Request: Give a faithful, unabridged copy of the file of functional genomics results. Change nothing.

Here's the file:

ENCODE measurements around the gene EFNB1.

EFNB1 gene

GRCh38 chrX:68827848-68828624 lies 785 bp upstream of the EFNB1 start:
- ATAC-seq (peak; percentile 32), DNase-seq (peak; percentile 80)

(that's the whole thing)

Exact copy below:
ENCODE measurements around the gene EFNB1.

EFNB1 gene

GRCh38 chrX:68827848-68828624 lies 785 bp upstream of the EFNB1 start:
- ATAC-seq (peak; percentile 32), DNase-seq (peak; percentile 80)